Cassette types 9 cogs V 8 cogs.

Workshop tales, trials and disasters.
Maintenance tips, techniques and myths.
Technical discussion, description and outright lies

Cassette types 9 cogs V 8 cogs.

Postby martinjs » Sun Apr 27, 2008 2:56 pm

I have been looking at cassette types on new bikes and notice that some bikes have are 24 speed instead of 27 speed's, mainly due to the cassette have 8 cogs.
I've tried to investigate by looking at the Shimano web site and noticed on the American site they have the Shimano 2200 and that the cassette is the CS-HG50-8R. At a brief glance it appears this is rated one rank below the Sora cassette.

Can anyone tell me if this is just because it has one cog less or that the quality is lower than the Sora?
ie, will it wear out quicker and maybe cost more in the long run.
Thanks
Martin
User avatar
martinjs
 
Posts: 3388
Joined: Mon Jan 14, 2008 7:54 pm
Location: Fivebough, Leeton

by BNA » Sun Apr 27, 2008 7:22 pm

BNA
 

Postby martinjs » Sun Apr 27, 2008 7:22 pm

I may have answered my own question. With some more research I have found more info on the Shimano Europe web site that appears to say the 8 cog cassettes are Sora based anyway.
Any more info on wear would still be greatly appreciated.

Martin
User avatar
martinjs
 
Posts: 3388
Joined: Mon Jan 14, 2008 7:54 pm
Location: Fivebough, Leeton

Postby mikesbytes » Sun Apr 27, 2008 7:47 pm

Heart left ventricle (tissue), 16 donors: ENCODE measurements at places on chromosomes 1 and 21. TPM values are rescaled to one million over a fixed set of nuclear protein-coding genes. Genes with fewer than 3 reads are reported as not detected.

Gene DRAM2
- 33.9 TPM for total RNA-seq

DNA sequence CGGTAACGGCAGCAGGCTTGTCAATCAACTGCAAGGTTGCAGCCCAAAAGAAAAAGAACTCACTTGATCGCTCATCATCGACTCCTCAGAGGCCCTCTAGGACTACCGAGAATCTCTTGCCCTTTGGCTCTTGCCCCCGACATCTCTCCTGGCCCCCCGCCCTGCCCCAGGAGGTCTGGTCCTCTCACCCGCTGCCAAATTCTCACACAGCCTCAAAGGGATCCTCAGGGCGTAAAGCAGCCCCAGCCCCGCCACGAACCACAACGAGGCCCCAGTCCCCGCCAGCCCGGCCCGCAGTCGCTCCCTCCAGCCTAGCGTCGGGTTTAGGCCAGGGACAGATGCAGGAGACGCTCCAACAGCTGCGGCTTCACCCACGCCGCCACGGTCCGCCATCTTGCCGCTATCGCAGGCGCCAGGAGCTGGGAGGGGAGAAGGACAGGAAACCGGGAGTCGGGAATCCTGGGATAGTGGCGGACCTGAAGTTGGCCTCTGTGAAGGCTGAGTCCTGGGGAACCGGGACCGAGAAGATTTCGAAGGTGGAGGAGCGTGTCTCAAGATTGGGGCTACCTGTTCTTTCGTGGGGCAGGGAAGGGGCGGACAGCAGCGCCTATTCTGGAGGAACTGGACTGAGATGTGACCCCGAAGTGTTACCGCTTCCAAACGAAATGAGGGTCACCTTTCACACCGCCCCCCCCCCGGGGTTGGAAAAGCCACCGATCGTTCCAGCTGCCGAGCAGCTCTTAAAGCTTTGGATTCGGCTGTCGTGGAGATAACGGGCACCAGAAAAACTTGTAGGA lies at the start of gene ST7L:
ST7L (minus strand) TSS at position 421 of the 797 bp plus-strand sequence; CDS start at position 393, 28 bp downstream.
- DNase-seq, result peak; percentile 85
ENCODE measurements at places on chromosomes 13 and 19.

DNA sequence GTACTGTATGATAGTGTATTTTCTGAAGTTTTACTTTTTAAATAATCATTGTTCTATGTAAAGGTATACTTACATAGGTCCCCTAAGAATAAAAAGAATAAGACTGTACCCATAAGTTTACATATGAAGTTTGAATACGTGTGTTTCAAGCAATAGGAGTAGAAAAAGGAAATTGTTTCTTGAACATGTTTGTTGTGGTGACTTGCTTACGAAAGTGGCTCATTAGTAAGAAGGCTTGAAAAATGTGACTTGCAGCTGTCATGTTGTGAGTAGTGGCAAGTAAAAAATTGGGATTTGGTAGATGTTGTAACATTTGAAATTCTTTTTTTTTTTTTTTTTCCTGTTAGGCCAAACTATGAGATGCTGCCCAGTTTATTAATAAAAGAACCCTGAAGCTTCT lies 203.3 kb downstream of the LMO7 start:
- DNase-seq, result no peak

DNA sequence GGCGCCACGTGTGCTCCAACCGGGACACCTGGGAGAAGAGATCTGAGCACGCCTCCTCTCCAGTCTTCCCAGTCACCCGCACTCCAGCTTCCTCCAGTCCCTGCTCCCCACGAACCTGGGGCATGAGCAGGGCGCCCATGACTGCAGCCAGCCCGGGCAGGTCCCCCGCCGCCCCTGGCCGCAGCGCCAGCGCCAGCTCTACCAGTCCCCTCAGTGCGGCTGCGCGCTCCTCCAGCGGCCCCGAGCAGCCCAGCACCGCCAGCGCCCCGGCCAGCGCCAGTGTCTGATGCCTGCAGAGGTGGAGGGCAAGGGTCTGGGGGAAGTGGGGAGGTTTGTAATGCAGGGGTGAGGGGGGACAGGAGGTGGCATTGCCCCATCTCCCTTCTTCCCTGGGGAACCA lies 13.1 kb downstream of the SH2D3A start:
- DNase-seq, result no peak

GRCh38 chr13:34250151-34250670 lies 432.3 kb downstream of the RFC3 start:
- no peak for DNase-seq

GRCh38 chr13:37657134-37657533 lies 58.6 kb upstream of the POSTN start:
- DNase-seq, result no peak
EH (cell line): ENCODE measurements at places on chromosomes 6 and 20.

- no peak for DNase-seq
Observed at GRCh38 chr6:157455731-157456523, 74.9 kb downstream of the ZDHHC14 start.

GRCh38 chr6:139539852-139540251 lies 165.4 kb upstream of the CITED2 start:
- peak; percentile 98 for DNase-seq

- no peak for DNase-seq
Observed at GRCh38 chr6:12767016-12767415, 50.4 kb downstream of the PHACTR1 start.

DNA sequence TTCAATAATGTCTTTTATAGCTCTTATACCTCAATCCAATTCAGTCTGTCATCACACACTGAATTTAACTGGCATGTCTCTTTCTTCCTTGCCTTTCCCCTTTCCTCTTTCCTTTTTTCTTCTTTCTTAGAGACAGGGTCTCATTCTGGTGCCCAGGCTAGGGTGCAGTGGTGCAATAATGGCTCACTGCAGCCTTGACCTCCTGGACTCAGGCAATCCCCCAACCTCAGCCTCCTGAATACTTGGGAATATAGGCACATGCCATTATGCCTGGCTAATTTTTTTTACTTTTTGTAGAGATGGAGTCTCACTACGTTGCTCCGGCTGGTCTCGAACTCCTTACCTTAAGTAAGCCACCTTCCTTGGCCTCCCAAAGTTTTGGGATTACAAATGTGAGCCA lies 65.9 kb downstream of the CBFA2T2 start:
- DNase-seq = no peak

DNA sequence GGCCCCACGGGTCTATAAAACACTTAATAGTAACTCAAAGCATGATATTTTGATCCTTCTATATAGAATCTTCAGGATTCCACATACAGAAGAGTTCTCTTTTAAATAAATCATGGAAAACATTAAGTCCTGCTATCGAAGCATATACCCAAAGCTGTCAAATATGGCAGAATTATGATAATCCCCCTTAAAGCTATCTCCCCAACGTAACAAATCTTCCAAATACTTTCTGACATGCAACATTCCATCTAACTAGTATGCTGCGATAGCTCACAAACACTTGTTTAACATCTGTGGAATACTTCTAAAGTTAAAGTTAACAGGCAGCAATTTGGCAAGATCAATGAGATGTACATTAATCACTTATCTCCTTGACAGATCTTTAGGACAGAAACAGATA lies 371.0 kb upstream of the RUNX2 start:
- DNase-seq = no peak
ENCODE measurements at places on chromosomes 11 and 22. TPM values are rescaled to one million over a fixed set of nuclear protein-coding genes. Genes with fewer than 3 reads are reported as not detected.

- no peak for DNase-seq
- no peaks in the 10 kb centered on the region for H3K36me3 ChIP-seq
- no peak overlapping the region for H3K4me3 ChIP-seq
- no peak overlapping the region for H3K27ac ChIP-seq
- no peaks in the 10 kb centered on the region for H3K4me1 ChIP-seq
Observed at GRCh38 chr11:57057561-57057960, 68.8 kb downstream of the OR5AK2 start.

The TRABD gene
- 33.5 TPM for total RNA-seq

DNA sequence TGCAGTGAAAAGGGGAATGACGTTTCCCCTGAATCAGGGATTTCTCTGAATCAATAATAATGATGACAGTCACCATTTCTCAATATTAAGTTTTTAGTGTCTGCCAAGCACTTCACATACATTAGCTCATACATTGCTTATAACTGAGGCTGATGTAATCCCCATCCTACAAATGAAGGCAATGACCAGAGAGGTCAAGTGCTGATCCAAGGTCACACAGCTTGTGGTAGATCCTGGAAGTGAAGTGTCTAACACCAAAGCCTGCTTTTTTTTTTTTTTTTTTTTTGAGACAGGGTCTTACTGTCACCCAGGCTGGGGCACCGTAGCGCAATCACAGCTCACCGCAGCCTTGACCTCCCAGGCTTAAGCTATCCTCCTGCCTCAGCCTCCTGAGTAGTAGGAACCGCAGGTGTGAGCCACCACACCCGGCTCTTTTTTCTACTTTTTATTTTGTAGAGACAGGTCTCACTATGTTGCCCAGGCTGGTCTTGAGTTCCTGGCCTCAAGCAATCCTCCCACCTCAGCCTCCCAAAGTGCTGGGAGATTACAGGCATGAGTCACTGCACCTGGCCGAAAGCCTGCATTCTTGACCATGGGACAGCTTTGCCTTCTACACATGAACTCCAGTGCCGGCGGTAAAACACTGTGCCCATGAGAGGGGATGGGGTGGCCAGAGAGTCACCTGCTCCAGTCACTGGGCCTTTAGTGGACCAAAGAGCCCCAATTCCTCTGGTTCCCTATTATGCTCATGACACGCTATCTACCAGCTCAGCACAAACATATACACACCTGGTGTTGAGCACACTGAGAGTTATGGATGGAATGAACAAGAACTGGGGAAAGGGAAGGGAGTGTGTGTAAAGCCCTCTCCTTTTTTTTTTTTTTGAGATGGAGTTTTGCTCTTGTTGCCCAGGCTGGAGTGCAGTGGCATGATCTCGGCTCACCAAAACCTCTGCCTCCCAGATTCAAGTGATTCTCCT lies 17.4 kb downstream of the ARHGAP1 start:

Are you talking road or mtb ?

Perhaps we should start with a bit of history, the number of cogs increased from 5 thru to 8 by making the frame wider and/or making the area available on the wheel wider for the cogs. After a competitor added another cog by making them narrower together, Shimano did the same and made the 9 speed, which has a narrower chain and narrower cogs. Later they made the 10 speed with the same cogs as the nine speed but closer together again and with a even narrower chain.

Today all of top end road group sets are 10 speed, Campag makes all of their group sets in 10 speed, where Shimano make medium quality sets in 9 speed and lower quality sets in 8 speed.

So from that, I'm telling you that 9 speed is better quality than 8 speed. However what that doesn't tell you is about durability. Durability is the opposite, 8 speed is superior to 9 speed has the components have more metal in them and therefor will last longer. Also 8 speed is cheaper than 9 speed, so it costs less to replace 8 speed components.
A helmet saved my life
User avatar
mikesbytes
Super Mod
Super Mod
 
Posts: 14834
Joined: Thu Dec 01, 2005 10:42 pm
Location: Tempe, Sydney

Postby martinjs » Sun Apr 27, 2008 8:30 pm

That makes sense, possible use an 8 speed for a work bike and keep 9 or 10 speeds for the trainer/racing.

I am talking about road bikes, a couple of bikes that I'm looking at a flat bar roadies with 24 speed bikes, they seem to usually have the Tiagra rear Derailleurs combined with 8 cog cassettes but they don't name the group set there from. The closest I've found on the Shimano Europe web site is the CS-HG50-8 Cassette Sprockets. None of the other sites seem to list one.

Thanks Mike that simple explanation helps heaps.

Martin
User avatar
martinjs
 
Posts: 3388
Joined: Mon Jan 14, 2008 7:54 pm
Location: Fivebough, Leeton


Return to The Shed

Who is online

Users browsing this forum: Dragster1



Popular Bike Shops
Torpedo 7 Torpedo7 AU
Ground Effect Ground Effect NZ
Chain Reaction Cycles CRC UK
Wiggle Wiggle UK
Ebay Ebay AU

“Bicycles BNA Twitter
“Bicycles BNA Facebook
“Google+ BNA Google+
“Bicycles BNA Newsletter

> FREE BNA Stickers
> BNA Cycling Kit